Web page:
Warrier's COLLAGE June 5, 2021

Welcome to Warrier's COLLAGE On Saturday JUNE 5, 2021 1) Rivers of India* https://youtu.be/7wmCGm8k2eU 2) Seven major rivers of India (*Link Selected by: A P Ramadurai) Good Morning D Young Author Nice Day M G Warrier A Current Affairs RBI Monetary Policy https://www.moneycontrol.com/news/business/economy/rbi-monetary-policy-2021-live-updates-repo-rate-unchanged-shaktikanta-das-6983411.html RBI response to media speculations : "Amidst the calls for printing of notes, or deficit financing, the Reserve Bank of India (RBI) Governor Shaktikanta Das has said "it is a very hypothetical question at this point in time." In response to a media query on RBI's views on taking the deficit financing route to support the economy, Das said, "Central Bank with regard to printing of notes have their own models and assessment. The RBI takes a decision based on so many complex factors which relate to financial stability, inflation level, stability of the exchange rates, etc." B V Babusenan : Kumaran Asan's Poetry Chintaavishtayaya Sita (Sita engrossed in thoughts) The year1919 cannot be ignored by any serious student of modern Indian history. The reference is to the Jalianwala Bagh massacre that churned the conscience of every Indian and imparted a new direction to the freedom movement. It had its effect on the tiny Kerala too but the latter experienced, in addition, a stirring of a different sort,though confined to the literary domain. It was a long poem wherein the poet attempted to see Sita of the great epic Ramayana in another light,as a woman having her own mind. The poet was Kumaran Asan and the poem 'Chinthaavishtayaaya Sita'(Sita engrossed in thoughts) regarded by many as his Magnum Opus. The epic Ramayana, like the Holy Bible, has two parts. The first part that ends with Rama's abhisheka as king is the universally preferred one.In Kerala, one particular month of each year has been set apart for the reading of the first part.There one sees Sita as a typical pathivratha begging Rama to permit her to go with him to the forest. She says: "Do not abandon me, my dearest. When I walk by your side, even the sharpest thorns and stones are like flowers to my feet." But Asan's Sita belongs to the second part, the grievously wronged Sita. This Sita declines to go with Valmiki and her two sons to Ayodhya where King Rama was performing Aswamedha yaga, befitting a powerful monarch, with a golden statue of hers by his side. Sita gives the reason for her disinclination thus: " Once(while leaving Lanka)I proved my chastity before all. Does the king want me to do it again before my taking seat by his side? What does he think of me? Am I a puppet?" She remembers a very sad incident which happened after her abandonment in the forest that, once again, sullied Rama's reputation as an ideal king. That was the killing of Sambuka, a Sudra, for doing thapa, thereby becoming a victim of social laws which have always been cruelly against women and lower caste people("Tharunee paadaja garhinee smrithi", she says)Then she tells herself: "Deplorable is the way of social justice whose slaves are the monarchs.My husband banished me and now he helplessly keeps my golden statue by his side!" Sita knows very well the forces which sent her to the forest. She has this to say about them: " The womenfolk in Ayodhya have, from generation to generation, become rotten with their hearts full of contempt of others, jealousy, greed and the tendency to go astray." Unfortunately, the king succumbed to their pressure. Sita now asks a direct question: "Was it my mistake that we happened to live in the forest for a long time? Am I responsible for that clever Raakshasa king, Ravana, desiring my body?" "Quite strange are the ways of these kings.Ignoring the well-tested love, they lend their ears to the unscrupulous and act foolishly." "If Rama says he had acted as per the wish of the people, that is not correct. There might be others among the the people holding a different view .He hadn't thought of that." "In the matter of considering people's wish,Rama does not seem to be consistent. He forgot that, when Bharatha's mother wanted him to go to the forest, people were against it." These and several kindred thoughts were passing through Sita's mind while she was sitting alone in the garden attached to Valmiki's ashram, on the evening previous to her demise. The poem consists of192 stanzas. Its centenary was celebrated by the literary segment of Kerala in 2019 in the thick of women empowerment thoughts. How prophetic the great poet was! C Collage Essay Newspapers : Vathsala Jayaraman Chennai When we were kids, the school and our parents would give great importance to reading the newspaper . During the morning assembly one selected person from each class had to read the news, taken down by them from the paper. On this day we had to be in school 15 minutes earlier so that our class teacher would approve of what we had copied. The paper was always “The Hindu”. From the 70’s to the present day, we have seen a changing trend in the newspaper. The paper has become smaller in width and also has increased in weight. My mom would have been delighted by this as the paper man would have given her more money for this. I remember her saying that 13 newspaper in those days made one Vis. So she would know the approximate weight of the material sold before it was weighed by the paper man. The change in trend is rather depressing. The first thing that greets your eye in the morning is the face of some model covering the full first page, advertising some garments/ornaments.. Sometimes the first page has a cut in the middle like a door and open it for another ad. OK first page is a waste, move to the second page and lo and behold it is filled with smaller columns of advertisement. Then the third page has the news with an extension on the side – yet another ad. Most of the days in anger I tear this extension. Then you go to the fourth page and you are so depressed reading all the negativity..Sunday paper is still heavier. "Tell me what newspaper you read, I can tell you which state you are from?" is the saying those days when we were growing up. Reading English newspaper is a must to learn how to construct sentences to effectively communicate those days. As long as ad revenues are higher than subscription revenue, the newspapers are going to continue the current trend. Even newspaper ads are slowly going down as the TV ads, internet ads and mobile ads are picking up. With the broadband internet in the finger tips, instant messages are reaching us quickly nowadays. In a few years, only digital newspapers will be available. We still buy the newspapers since it feels good to hold a paper in hands. Barring advertisements there are a few sections even today giving lot of inspiration. D Young Author Chasing L A By Yun Bapat* https://www.amazon.in/dp/B096FYGCFY/ref=cm_sw_r_cp_apa_glt_8CDA76QZM502R46HDH92 Fifteen-year-old Nikki has lived her whole life in Philadelphia, and it’s all she’s ever known. She has her best friends, she has her crush, and she has her burning passion for music. But sophomore year seems to want to change that. With opportunities to go past the horizon, and a friend going rogue, Nikki must learn to rise above her fears and continue to grab every opportunity, for in the end, we only regret the chances we didn't take… About the Author Yun Bapat, a freshman in high school, makes her debut as an author with Chasing L.A. Yun comes from a multiethnic background and considers her friends and family to be most important to her. When she isn’t spending time with her friends or family, you will either find Yun curled up on a couch with a book in one hand and a latte macchiato in the other, OR writing a short story, a book or a song. In addition to writing, Yun’s hobbies include music, playing her harp, sailing, and archery. (*Yun Bapat is granddaughter of M K Vartak Ex-GM, RBI Mumbai now settled in Vartak Nagar Thane West Mumbai. Vartak and I were colleagues in RPCD CO Mumbai🙏-Warrier) E Book Review 1) The Upswing https://www.harvardmagazine.com/2020/11/montage-yearning-for-upswing RREADING, while in self-imposed quarantine, the jittery U.S.A. trilogy by John Dos Passos about the America of 100 years ago—a cynical, fractious, increasingly extremist place disillusioned with the rich, the powerful, and the media—produces a jarring sense of recognition. It is always disturbing to realize that problems of a different era have escaped their historical confines—as if one had just read a news headline about a resurgence of smallpox or bubonic plague. The alarming correspondences between the America of today and of 100 years ago are the subject of The Upswing, an ambitious book by Robert D. Putnam, research professor of government, and writer and entrepreneur Shaylyn Romney Garrett ’02 that seeks to describe the century-long oscillation of an entire society. Given the prominence of Putnam’s Bowling Alone: The Collapse and Revival of American Community (2000), the signature book on social capital and its erosion at the beginning of the millennium, his case for improvement now seems especially important. Rather than prescribing anxiety or despair, as so many accounts of the United States do, the new book optimistically suggests that the eventual reversal in fortunes then may augur one now. To prove this somewhat quantitatively, Putnam and Garrett simplify the complex trajectory of American society since 1900 to four curves: economic inequality, political partisanship, social capital, and cultural narcissism. Using certain proxies for these complex phenomena and a few simplifications in curve-drawing, it is possible to get all the disparate trends to superimpose neatly on one another. Their observation of “an unexpected and remarkable synchronicity in trends in four very different spheres over the last 125 years” is the essence of the book. All of the indicators begin in the doldrums at the start of the twentieth century, before the titular upswing takes place. This happy trend extends until the 1960s, after which these indicators pivot and slowly trace a bell curve as they collapse back to their original nadirs: rancorous partisanship, deep inequality, and anomie. 2) Chase https://harlequinjunkie.com/review-the-chase-by-elle-kennedy/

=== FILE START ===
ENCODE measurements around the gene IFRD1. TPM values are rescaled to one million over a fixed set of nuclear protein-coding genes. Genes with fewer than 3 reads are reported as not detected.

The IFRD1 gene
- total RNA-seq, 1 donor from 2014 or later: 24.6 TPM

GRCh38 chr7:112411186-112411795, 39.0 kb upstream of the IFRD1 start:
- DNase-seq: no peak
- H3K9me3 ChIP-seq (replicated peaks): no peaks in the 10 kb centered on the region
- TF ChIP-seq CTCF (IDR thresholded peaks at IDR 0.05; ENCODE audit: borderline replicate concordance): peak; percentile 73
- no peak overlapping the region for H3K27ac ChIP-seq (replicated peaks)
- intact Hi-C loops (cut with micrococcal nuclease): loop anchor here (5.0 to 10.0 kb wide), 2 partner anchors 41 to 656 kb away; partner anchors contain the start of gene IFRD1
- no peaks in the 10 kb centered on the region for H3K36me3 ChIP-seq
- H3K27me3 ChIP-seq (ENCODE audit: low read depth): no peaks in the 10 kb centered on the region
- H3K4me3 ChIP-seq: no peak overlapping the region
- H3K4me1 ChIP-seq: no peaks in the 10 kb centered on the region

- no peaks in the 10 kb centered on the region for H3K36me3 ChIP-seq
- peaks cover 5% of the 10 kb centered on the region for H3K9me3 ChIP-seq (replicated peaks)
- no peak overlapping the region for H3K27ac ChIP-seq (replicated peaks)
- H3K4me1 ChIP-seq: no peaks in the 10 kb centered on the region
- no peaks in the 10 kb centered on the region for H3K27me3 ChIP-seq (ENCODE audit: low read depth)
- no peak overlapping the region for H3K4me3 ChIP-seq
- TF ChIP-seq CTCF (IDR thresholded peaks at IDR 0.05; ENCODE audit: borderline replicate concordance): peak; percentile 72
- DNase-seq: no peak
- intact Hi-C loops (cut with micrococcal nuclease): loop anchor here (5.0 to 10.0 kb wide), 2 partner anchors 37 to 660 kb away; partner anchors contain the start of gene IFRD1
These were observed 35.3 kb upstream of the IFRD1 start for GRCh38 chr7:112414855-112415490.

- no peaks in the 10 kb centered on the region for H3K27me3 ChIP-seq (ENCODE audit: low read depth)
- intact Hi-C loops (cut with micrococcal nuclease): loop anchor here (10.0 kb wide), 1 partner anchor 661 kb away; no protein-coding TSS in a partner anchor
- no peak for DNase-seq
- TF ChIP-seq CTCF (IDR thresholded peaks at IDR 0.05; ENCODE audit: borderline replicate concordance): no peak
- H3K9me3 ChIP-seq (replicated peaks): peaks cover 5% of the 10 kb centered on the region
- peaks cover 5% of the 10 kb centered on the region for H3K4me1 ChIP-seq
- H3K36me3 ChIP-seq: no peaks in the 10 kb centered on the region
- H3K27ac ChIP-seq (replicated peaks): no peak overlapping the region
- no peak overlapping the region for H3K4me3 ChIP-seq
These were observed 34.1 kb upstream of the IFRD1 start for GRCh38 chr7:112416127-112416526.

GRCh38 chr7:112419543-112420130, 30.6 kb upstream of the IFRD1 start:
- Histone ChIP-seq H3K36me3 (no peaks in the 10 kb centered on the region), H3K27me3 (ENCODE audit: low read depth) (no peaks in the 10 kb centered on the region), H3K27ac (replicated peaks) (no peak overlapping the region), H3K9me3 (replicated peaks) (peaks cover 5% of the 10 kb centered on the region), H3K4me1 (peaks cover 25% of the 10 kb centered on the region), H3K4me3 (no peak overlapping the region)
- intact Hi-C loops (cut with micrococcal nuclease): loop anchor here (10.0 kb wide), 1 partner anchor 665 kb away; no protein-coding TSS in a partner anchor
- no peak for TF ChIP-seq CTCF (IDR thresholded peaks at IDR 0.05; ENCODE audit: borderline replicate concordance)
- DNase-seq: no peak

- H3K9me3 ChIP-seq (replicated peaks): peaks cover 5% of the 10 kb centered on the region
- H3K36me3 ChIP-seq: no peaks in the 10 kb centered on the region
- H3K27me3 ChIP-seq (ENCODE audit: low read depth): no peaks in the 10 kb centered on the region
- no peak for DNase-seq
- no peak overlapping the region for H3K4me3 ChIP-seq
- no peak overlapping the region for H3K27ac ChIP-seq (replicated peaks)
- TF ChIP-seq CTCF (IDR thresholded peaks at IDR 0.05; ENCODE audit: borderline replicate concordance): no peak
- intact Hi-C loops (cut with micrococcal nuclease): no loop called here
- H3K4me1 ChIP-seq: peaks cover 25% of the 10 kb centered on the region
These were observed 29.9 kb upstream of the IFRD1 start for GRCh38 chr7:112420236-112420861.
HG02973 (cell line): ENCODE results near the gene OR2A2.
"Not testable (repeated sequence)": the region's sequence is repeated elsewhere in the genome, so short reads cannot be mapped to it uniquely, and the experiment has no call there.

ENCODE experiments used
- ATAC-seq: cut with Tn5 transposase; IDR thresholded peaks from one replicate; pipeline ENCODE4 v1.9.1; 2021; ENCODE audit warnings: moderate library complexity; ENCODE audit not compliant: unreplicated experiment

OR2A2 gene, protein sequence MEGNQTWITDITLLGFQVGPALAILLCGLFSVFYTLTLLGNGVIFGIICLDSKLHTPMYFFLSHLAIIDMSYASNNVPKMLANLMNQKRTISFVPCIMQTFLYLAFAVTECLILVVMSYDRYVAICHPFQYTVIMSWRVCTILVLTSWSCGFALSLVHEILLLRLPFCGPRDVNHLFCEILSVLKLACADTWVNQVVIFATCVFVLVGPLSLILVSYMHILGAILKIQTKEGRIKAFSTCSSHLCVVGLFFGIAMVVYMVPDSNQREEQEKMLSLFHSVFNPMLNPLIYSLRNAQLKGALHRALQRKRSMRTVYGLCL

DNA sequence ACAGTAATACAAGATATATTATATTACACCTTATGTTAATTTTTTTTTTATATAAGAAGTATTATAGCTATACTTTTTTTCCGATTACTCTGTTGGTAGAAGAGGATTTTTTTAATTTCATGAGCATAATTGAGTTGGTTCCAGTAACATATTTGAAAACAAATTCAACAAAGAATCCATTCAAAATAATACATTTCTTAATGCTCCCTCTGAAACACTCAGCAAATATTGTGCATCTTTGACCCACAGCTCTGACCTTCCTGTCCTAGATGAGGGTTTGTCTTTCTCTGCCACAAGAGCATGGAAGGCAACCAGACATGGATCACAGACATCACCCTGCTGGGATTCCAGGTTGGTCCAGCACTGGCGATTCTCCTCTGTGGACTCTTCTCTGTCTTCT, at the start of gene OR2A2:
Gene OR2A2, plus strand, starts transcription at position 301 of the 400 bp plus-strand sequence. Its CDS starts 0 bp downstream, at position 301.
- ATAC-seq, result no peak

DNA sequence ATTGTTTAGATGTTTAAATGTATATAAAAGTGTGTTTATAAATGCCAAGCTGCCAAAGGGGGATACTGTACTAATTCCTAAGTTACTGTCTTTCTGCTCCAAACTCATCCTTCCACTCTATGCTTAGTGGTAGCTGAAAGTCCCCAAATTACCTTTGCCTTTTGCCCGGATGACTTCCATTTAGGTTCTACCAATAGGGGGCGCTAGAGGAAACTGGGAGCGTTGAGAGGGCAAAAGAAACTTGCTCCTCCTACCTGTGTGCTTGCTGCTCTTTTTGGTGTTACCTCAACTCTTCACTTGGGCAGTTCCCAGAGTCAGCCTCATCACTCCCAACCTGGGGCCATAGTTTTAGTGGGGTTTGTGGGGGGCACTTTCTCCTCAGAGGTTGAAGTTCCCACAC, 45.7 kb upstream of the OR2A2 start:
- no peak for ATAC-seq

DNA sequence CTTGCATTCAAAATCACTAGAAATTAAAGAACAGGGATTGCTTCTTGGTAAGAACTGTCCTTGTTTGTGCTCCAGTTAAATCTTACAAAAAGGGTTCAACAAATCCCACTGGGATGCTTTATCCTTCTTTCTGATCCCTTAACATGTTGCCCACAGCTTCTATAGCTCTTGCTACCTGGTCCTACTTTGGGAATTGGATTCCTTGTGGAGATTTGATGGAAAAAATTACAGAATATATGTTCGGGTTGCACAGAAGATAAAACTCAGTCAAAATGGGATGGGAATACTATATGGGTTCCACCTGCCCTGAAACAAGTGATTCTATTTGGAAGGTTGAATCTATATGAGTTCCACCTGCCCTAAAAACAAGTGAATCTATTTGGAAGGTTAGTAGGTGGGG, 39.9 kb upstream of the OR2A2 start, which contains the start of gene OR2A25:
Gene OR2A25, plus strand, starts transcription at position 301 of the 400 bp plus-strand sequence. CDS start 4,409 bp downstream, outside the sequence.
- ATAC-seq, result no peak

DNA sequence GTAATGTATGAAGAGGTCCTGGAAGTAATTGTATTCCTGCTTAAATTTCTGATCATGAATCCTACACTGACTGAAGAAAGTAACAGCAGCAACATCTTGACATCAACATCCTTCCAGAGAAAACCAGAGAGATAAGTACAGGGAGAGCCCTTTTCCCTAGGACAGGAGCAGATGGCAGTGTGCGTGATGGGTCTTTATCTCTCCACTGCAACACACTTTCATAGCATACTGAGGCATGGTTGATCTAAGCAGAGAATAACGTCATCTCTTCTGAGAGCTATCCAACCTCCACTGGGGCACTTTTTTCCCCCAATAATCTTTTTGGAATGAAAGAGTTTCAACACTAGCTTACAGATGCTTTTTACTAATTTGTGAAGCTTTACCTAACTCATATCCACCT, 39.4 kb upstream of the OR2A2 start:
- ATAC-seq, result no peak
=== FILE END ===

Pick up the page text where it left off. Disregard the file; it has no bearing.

Popular posts from this blog


The King of Ragas: Sankarabharanam